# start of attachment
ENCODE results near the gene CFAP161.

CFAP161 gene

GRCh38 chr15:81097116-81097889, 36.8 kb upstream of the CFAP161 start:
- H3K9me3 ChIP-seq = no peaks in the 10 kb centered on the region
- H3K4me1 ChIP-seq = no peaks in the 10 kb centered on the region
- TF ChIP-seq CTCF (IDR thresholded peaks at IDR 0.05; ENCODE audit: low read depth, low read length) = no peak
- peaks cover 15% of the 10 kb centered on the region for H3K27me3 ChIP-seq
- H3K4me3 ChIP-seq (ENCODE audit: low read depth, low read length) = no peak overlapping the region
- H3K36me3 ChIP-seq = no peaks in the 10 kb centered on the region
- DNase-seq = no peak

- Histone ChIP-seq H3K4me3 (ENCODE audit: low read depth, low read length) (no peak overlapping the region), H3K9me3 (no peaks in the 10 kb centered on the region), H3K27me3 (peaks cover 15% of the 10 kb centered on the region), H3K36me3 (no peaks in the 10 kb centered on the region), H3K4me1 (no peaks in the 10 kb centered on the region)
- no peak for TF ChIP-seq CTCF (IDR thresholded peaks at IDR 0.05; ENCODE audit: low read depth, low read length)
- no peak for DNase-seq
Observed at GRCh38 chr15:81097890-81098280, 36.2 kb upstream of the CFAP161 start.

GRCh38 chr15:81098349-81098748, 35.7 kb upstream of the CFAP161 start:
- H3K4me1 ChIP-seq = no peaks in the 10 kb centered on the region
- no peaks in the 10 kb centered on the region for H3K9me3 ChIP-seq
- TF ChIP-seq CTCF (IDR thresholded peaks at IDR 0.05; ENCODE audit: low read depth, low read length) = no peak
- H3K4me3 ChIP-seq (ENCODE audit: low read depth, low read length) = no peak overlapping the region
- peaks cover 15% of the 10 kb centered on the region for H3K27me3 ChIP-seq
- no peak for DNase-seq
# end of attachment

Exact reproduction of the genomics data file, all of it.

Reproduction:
ENCODE results near the gene CFAP161.

CFAP161 gene

GRCh38 chr15:81097116-81097889, 36.8 kb upstream of the CFAP161 start:
- H3K9me3 ChIP-seq = no peaks in the 10 kb centered on the region
- H3K4me1 ChIP-seq = no peaks in the 10 kb centered on the region
- TF ChIP-seq CTCF (IDR thresholded peaks at IDR 0.05; ENCODE audit: low read depth, low read length) = no peak
- peaks cover 15% of the 10 kb centered on the region for H3K27me3 ChIP-seq
- H3K4me3 ChIP-seq (ENCODE audit: low read depth, low read length) = no peak overlapping the region
- H3K36me3 ChIP-seq = no peaks in the 10 kb centered on the region
- DNase-seq = no peak

- Histone ChIP-seq H3K4me3 (ENCODE audit: low read depth, low read length) (no peak overlapping the region), H3K9me3 (no peaks in the 10 kb centered on the region), H3K27me3 (peaks cover 15% of the 10 kb centered on the region), H3K36me3 (no peaks in the 10 kb centered on the region), H3K4me1 (no peaks in the 10 kb centered on the region)
- no peak for TF ChIP-seq CTCF (IDR thresholded peaks at IDR 0.05; ENCODE audit: low read depth, low read length)
- no peak for DNase-seq
Observed at GRCh38 chr15:81097890-81098280, 36.2 kb upstream of the CFAP161 start.

GRCh38 chr15:81098349-81098748, 35.7 kb upstream of the CFAP161 start:
- H3K4me1 ChIP-seq = no peaks in the 10 kb centered on the region
- no peaks in the 10 kb centered on the region for H3K9me3 ChIP-seq
- TF ChIP-seq CTCF (IDR thresholded peaks at IDR 0.05; ENCODE audit: low read depth, low read length) = no peak
- H3K4me3 ChIP-seq (ENCODE audit: low read depth, low read length) = no peak overlapping the region
- peaks cover 15% of the 10 kb centered on the region for H3K27me3 ChIP-seq
- no peak for DNase-seq